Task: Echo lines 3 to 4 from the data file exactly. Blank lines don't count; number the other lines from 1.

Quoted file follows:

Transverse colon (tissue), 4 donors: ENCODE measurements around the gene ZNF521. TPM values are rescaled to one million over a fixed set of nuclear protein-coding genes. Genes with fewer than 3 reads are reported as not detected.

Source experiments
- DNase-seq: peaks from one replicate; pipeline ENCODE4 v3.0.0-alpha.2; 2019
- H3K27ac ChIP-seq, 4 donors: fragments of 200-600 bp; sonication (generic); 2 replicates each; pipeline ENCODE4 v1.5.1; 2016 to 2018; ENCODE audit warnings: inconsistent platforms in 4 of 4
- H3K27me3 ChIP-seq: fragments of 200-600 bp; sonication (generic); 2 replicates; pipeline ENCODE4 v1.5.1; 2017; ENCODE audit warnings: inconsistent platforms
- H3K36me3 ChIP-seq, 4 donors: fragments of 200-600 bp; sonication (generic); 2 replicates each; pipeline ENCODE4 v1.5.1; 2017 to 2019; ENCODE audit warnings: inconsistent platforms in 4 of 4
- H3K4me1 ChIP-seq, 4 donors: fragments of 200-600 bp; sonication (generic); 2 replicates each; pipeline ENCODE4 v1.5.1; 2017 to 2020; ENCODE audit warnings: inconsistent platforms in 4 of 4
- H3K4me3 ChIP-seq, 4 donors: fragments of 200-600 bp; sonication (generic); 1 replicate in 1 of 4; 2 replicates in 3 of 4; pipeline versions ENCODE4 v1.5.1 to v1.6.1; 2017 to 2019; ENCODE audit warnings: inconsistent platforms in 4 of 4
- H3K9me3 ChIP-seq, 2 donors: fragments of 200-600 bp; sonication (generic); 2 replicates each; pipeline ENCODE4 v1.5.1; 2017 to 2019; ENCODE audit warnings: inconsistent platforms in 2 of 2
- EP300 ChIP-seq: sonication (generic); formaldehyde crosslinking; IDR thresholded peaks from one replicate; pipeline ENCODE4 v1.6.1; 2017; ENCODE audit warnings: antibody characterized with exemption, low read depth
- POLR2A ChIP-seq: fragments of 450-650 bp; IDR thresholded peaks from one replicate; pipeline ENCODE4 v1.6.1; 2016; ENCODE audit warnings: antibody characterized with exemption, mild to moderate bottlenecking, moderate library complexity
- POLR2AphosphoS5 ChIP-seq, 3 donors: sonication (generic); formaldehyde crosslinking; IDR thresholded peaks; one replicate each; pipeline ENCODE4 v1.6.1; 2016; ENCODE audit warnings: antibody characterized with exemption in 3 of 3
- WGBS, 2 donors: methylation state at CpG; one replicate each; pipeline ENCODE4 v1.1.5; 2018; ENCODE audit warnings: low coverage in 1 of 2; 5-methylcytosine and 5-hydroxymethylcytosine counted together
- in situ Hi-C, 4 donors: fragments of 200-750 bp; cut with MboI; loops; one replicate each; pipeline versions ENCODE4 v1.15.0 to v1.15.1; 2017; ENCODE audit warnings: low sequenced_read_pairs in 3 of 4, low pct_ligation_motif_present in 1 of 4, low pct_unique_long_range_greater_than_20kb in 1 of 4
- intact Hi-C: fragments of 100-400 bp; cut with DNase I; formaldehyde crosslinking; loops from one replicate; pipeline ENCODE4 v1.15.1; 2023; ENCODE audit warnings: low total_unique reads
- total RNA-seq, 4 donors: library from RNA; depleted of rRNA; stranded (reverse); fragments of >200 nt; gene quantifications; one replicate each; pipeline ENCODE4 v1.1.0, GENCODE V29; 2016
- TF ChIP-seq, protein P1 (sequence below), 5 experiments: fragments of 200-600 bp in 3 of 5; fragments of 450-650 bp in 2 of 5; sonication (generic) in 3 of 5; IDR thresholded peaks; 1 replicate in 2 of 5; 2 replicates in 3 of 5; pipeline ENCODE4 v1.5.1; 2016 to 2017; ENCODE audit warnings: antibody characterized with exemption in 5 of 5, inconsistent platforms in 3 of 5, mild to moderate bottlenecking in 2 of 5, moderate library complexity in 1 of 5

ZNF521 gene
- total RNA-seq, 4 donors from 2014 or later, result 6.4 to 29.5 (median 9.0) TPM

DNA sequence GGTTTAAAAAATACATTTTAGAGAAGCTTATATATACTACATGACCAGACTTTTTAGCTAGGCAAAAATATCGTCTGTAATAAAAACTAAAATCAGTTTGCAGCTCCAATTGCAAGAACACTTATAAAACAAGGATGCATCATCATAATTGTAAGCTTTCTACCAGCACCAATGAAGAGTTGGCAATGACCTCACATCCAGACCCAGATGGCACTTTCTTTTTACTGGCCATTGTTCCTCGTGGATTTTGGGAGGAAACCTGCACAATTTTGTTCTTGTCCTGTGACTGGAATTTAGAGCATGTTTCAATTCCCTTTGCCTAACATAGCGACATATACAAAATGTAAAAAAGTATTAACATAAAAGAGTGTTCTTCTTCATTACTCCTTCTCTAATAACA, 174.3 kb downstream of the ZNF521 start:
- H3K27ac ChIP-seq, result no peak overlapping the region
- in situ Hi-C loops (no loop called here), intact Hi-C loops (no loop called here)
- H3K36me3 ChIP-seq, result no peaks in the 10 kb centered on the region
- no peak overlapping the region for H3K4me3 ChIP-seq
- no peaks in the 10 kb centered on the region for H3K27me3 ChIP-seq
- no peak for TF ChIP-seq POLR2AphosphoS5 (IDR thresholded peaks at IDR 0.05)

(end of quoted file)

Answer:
- DNase-seq: peaks from one replicate; pipeline ENCODE4 v3.0.0-alpha.2; 2019
- H3K27ac ChIP-seq, 4 donors: fragments of 200-600 bp; sonication (generic); 2 replicates each; pipeline ENCODE4 v1.5.1; 2016 to 2018; ENCODE audit warnings: inconsistent platforms in 4 of 4